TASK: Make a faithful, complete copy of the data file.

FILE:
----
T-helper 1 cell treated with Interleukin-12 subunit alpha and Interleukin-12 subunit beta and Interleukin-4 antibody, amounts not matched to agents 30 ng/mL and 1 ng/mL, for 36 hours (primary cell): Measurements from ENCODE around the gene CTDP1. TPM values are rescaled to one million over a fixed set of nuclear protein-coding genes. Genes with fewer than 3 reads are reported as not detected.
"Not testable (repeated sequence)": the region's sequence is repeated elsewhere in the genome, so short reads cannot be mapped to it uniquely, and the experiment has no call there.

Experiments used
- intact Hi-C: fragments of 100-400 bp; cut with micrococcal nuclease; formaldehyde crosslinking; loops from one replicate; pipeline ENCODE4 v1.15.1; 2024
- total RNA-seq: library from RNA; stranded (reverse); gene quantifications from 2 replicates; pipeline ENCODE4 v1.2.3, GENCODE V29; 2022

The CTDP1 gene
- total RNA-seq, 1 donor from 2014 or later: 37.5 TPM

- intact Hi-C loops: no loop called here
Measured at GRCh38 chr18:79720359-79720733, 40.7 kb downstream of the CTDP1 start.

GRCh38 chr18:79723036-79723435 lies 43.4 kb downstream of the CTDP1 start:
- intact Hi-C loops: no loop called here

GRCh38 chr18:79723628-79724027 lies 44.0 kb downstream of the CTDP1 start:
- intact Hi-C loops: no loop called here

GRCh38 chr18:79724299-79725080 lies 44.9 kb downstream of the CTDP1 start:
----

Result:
T-helper 1 cell treated with Interleukin-12 subunit alpha and Interleukin-12 subunit beta and Interleukin-4 antibody, amounts not matched to agents 30 ng/mL and 1 ng/mL, for 36 hours (primary cell): Measurements from ENCODE around the gene CTDP1. TPM values are rescaled to one million over a fixed set of nuclear protein-coding genes. Genes with fewer than 3 reads are reported as not detected.
"Not testable (repeated sequence)": the region's sequence is repeated elsewhere in the genome, so short reads cannot be mapped to it uniquely, and the experiment has no call there.

Experiments used
- intact Hi-C: fragments of 100-400 bp; cut with micrococcal nuclease; formaldehyde crosslinking; loops from one replicate; pipeline ENCODE4 v1.15.1; 2024
- total RNA-seq: library from RNA; stranded (reverse); gene quantifications from 2 replicates; pipeline ENCODE4 v1.2.3, GENCODE V29; 2022

The CTDP1 gene
- total RNA-seq, 1 donor from 2014 or later: 37.5 TPM

- intact Hi-C loops: no loop called here
Measured at GRCh38 chr18:79720359-79720733, 40.7 kb downstream of the CTDP1 start.

GRCh38 chr18:79723036-79723435 lies 43.4 kb downstream of the CTDP1 start:
- intact Hi-C loops: no loop called here

GRCh38 chr18:79723628-79724027 lies 44.0 kb downstream of the CTDP1 start:
- intact Hi-C loops: no loop called here

GRCh38 chr18:79724299-79725080 lies 44.9 kb downstream of the CTDP1 start: